22 Months into Tagrisso and looks like it's stopped working

JGromo
Posts:2

At 58, my dad as a non-smoker was diagnosed with stage 3c, assumed 4, adenocarcinoma of the lung. It's spread to his local lymph nodes and also into his trachea and more than likely his adrenal glands. He found out he has a gene mutation, EFGR exon 19. So he went on Tagrisso and has had Amazing success over the last 22 months, and a free 22 months is nothing to balk at I know it's a big deal. But thursday we got the news that it looks like two new masses have sprouted up and the main one has grown slightly. First questions from the doctor were "have you stopped taking your medicine" so not promising and they're concerned it's stopped working. They're for some reason waiting until the end of March to do a new scan and then order a biopsy depending on what it shows which in itself is mildly infuriating cause it's like well if it stopped working lets nip this now while we can get the best bang for our effort!

I feel like I went through these same emotions two years ago when he was first diagnosed though, just a lot of spinning wheels and panicking and feeling like his oncologist was moving at a snails pace. I'm afraid of the google answers but I have to know from people knowledgeable about this...how bad does that sound? I mean the cancer has shrunk Substantially and he was given like 6 months to a year when they first found it as stage 4 before they knew it was a gene mutation. So I'm hoping there is more time than that left.

Are there new pills coming out anytime soon to replace tagrisso when it stops working? I remember his initial oncologist made it seem like we might just be able to leap frog from one pill to the next extending my dads life until he dies from something else, but the new one he has now seems to think we are a pain in the ass and it always feels like we are wasting his time with our questions. Google makes it seem like his next step is chemo, but I also don't want to get too deep into a google search because I'm sure at some point I'll find an article giving me worst case scenarios and I'm trying to avoid panic. Thank you for any and all info you guys are willing to share with me.

This is obviously a bit of a gut punch to us all, especially since about 2-3 months ago he got the news on one of his last scans that he was officially in partial remission. So we kind of thought the fear was going to be abated for at least a little while...

JanineT GRACE …
Posts: 606
GRACE Community Outreach Team

Hi JGromo, Welcome to Grace. I'm so sorry your dad and by extension, you are going through this. If it helps, I know how you feel. My husband is going through a new workup after 10 years of no treatment/remission, or it's a new cancer or it's no cancer. The waiting is so so difficult. I can't say why your dad's onc is waiting, you would need to ask the onc. It might be because he wants to know if the progression is widespread which would mean the tagrisso has really stopped working.  Sometimes just one or so tumors create resistance to a TKI like tagrisso while other tumors remain controlled by the TKI.  It's known a oligoprogression and is treated with local treatment like radiation and tagrisso is continued as normal.  Or maybe he has an infection or... Whatever it may be or not be you can't get an understanding until you give it time to show itself.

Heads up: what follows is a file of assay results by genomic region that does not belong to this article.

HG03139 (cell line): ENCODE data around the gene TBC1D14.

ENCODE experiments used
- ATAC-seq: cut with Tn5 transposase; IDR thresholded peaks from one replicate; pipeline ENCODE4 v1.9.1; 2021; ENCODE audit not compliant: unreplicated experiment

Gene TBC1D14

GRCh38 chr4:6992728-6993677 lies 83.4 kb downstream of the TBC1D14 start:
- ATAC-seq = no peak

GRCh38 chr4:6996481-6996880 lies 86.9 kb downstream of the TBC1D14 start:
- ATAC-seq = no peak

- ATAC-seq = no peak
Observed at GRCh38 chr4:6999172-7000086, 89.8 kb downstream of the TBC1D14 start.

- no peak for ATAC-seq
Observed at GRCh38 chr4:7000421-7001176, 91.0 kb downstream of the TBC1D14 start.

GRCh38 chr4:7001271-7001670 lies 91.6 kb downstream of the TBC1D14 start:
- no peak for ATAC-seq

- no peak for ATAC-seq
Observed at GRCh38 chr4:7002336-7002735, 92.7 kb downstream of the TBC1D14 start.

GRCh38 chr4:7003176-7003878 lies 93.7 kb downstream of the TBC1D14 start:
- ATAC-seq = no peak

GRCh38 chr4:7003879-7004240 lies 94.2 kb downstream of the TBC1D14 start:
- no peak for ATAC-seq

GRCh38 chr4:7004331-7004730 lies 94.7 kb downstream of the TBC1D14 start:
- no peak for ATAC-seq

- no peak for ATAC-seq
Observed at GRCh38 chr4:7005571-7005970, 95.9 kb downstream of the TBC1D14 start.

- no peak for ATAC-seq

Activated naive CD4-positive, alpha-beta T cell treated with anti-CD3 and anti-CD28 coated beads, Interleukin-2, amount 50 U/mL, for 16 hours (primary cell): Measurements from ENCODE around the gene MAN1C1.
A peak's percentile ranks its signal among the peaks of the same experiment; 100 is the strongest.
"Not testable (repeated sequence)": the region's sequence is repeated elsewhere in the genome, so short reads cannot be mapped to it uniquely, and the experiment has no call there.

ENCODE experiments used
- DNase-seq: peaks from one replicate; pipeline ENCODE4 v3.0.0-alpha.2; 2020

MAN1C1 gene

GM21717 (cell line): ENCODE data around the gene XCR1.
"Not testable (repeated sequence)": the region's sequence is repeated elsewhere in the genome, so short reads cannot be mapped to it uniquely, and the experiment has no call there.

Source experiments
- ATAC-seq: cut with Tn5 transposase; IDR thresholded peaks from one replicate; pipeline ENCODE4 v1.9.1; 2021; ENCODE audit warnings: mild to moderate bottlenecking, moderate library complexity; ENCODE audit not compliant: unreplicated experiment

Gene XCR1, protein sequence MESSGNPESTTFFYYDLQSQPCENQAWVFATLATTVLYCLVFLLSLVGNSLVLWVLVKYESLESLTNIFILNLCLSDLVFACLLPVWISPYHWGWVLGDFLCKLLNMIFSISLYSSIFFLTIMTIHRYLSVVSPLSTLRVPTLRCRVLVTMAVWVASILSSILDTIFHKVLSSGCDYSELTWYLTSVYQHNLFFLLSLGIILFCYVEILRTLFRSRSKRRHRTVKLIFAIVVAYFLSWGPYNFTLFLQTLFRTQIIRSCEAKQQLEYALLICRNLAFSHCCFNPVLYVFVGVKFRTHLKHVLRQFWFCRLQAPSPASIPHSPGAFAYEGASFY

I'm going to ask one of our faculty to comment on the waiting period. 

 

As for the new onc not answering questions.  Not all good oncologists are good communicators.  Maybe there is a way to get him to be more responsive.  It's difficult for an onc to explain details to someone about this extremely complicated situation...where do you start.  You can learn a lot from our content, ask us questions, get to understand what is going on with your dad so you can ask specific questions to his onc.  Our faculty have talked about this and suggested it can help an otherwise good onc open up quite a bit.  On the other hand, he may just be a jerk but trying to get him to open up is easier than changing oncologists. 

 

This is a link to our EGFR-specific videos from the 2022 Targeted Therapies Patient Forum.  This is our youtube channel's playlist that includes all the videos from the 2022 Targeted Therapies forum (note that the 2022 targeted therapies forum videos have the same icon pic).  Don't miss the ones about caring for yourself...I need the refreshers as well.

 

I hope this is helpful,

Janine